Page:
Lauren Landis left last November’s Scaling Up Nutrition (SUN) Movement conference in Abidjan, Côte d’Ivoire, energized. Landis, the director of nutrition at the World Food Program (WFP), has been part of the long-standing effort to build a larger network to address malnutrition. The conference seemed to confirm that work is beginning to pay off.
“I really felt that the diversity of players that was at the SUN global gathering – the private sector, civil society, parliamentarians, heads of state – suggested that people are getting it,” she says. “It’s not just nutritionists talking to themselves.”
This followed the November Global Nutrition Summit in Milan, Italy, that saw $640 million in new funding for nutrition from a variety of sources, including from philanthropies actually based in countries that are experiencing some of the worst effects of malnutrition.
Together, experts say, the gatherings seemed to signal an expanded commitment to tackling malnutrition at both an international and domestic level.
If 2017 was the year global attention began to coalesce around nutrition, this year the community is focusing on consolidating those gains and building partnerships with overlapping sectors, identifying innovations to help expand and improve the work that is already happening and ensuring that everyone – but especially the most vulnerable – are included.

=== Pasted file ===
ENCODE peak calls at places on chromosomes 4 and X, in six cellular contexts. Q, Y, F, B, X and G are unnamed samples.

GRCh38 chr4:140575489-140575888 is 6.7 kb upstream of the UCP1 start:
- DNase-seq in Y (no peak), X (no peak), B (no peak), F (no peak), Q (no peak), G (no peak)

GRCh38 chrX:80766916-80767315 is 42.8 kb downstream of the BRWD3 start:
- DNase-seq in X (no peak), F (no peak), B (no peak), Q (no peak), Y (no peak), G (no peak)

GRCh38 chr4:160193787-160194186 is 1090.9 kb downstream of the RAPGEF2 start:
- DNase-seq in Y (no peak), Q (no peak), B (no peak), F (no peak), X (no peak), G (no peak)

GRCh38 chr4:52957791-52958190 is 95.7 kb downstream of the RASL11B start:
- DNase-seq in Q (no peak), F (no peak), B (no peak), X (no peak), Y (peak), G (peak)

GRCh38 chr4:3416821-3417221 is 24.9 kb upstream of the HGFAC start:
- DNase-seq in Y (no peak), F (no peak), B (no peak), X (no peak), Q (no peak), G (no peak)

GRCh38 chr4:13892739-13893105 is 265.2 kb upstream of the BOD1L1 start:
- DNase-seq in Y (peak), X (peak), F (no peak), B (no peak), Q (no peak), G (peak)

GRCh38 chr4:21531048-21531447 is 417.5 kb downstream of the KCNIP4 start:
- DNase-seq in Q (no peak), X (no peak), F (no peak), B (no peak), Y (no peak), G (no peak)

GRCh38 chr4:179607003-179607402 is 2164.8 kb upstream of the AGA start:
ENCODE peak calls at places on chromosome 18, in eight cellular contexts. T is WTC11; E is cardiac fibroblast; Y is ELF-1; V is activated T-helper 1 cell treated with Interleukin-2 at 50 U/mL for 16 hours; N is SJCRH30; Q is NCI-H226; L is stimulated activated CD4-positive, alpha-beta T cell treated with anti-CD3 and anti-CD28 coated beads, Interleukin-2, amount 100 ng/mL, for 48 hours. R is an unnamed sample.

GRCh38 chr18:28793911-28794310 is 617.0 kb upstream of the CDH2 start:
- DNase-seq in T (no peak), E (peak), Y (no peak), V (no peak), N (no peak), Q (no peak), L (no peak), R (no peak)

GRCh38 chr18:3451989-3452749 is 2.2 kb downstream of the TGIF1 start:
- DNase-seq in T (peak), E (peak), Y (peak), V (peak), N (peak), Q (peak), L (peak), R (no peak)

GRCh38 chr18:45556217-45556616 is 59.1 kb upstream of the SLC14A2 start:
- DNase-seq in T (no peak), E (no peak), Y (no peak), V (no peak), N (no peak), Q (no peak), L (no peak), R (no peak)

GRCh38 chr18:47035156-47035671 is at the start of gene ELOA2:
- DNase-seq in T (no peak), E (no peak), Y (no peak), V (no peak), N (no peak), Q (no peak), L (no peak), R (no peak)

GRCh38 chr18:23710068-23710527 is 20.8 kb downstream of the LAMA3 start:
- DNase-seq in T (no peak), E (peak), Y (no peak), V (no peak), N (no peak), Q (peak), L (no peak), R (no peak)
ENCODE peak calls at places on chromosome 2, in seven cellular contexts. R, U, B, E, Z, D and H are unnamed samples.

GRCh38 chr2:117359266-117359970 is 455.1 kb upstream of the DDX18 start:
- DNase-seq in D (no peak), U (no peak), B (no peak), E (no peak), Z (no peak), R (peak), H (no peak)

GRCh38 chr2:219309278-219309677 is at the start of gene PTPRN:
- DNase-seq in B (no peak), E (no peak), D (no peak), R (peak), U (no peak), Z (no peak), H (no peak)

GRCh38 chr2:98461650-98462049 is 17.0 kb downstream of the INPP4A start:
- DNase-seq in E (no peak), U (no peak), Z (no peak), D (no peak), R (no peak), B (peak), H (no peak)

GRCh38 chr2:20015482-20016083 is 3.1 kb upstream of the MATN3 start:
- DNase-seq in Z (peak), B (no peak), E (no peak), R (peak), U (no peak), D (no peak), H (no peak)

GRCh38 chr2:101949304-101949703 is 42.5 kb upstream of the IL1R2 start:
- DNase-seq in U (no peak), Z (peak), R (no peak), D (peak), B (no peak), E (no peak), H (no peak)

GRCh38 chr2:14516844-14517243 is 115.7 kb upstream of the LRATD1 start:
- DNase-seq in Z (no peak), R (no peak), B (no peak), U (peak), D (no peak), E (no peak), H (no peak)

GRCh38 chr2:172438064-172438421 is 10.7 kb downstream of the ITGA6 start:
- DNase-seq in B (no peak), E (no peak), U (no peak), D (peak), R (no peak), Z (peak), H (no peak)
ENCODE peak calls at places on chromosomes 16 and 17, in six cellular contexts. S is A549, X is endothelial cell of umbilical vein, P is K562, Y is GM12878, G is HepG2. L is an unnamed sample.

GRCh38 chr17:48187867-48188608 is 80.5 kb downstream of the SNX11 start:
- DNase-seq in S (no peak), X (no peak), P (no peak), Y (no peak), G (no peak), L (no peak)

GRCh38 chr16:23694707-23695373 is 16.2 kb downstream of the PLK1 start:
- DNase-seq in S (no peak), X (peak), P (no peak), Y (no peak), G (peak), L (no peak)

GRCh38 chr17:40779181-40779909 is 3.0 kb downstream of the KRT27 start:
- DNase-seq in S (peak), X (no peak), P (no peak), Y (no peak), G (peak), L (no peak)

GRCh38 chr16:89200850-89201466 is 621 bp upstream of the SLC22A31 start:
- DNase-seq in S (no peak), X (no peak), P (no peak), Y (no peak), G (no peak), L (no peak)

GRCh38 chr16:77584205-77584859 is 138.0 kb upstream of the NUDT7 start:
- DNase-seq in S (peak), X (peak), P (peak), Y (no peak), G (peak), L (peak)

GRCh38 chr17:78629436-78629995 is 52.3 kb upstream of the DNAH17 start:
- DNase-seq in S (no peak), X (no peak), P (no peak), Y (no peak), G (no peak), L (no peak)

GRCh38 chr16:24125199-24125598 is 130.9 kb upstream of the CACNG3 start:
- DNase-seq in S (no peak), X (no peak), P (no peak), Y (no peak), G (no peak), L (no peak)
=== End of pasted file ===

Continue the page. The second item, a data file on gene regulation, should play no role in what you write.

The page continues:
Experts are quick to caution that there is a lot of work needed to translate this interest into actual policies and additional funding. For Landis, though, what is critical is that, emerging out of 2017, a broad range of practitioners from a variety of sectors were invested in improving nutrition. The goal for this year, then, is to find explicit ways they can do so.
The nutrition community has been dogged by worries that its efforts are happening in a silo, despite the ways improving nutrition clearly overlaps with other development priorities – improving maternal and child health, increasing access to clean water and creating sustainable food systems.
That has started to change – a result both of the advocacy by community members and the introduction of the Sustainable Development Goals (SDGs) in 2015. One of the underlying purposes of the SDGs is to identify the linkages between 17 different international priorities and to emphasize that efforts to achieve them must be interconnected.
As the nutrition community looks to continue to strengthen collaborations with other sectors, the SDGs offer an obvious entry point.